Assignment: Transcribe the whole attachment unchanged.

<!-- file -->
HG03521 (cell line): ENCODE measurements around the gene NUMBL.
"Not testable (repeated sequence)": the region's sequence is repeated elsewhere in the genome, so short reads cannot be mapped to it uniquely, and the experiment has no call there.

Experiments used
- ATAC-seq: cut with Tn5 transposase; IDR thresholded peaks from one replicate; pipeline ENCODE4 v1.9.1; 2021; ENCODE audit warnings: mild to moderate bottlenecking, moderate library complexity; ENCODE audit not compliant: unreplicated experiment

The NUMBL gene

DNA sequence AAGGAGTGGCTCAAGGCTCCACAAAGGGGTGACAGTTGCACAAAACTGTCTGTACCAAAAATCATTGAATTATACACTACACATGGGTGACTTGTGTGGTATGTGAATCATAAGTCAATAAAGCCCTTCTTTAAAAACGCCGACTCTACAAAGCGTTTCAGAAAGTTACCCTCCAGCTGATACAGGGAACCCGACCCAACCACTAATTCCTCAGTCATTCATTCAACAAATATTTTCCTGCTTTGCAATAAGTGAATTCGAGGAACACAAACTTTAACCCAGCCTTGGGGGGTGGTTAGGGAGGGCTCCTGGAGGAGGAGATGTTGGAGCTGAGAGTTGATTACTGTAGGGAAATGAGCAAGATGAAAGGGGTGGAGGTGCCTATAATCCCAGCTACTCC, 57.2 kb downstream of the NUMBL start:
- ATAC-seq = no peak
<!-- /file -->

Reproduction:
HG03521 (cell line): ENCODE measurements around the gene NUMBL.
"Not testable (repeated sequence)": the region's sequence is repeated elsewhere in the genome, so short reads cannot be mapped to it uniquely, and the experiment has no call there.

Experiments used
- ATAC-seq: cut with Tn5 transposase; IDR thresholded peaks from one replicate; pipeline ENCODE4 v1.9.1; 2021; ENCODE audit warnings: mild to moderate bottlenecking, moderate library complexity; ENCODE audit not compliant: unreplicated experiment

The NUMBL gene

DNA sequence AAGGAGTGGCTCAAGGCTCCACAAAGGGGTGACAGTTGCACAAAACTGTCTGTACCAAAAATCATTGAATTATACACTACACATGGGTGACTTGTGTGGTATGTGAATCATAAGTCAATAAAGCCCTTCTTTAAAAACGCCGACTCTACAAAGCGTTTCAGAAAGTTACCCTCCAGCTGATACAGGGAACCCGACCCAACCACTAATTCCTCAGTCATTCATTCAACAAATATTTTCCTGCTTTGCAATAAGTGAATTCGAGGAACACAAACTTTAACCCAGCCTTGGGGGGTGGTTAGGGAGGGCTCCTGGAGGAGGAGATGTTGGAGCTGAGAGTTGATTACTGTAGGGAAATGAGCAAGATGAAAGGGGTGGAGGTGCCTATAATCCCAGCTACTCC, 57.2 kb downstream of the NUMBL start:
- ATAC-seq = no peak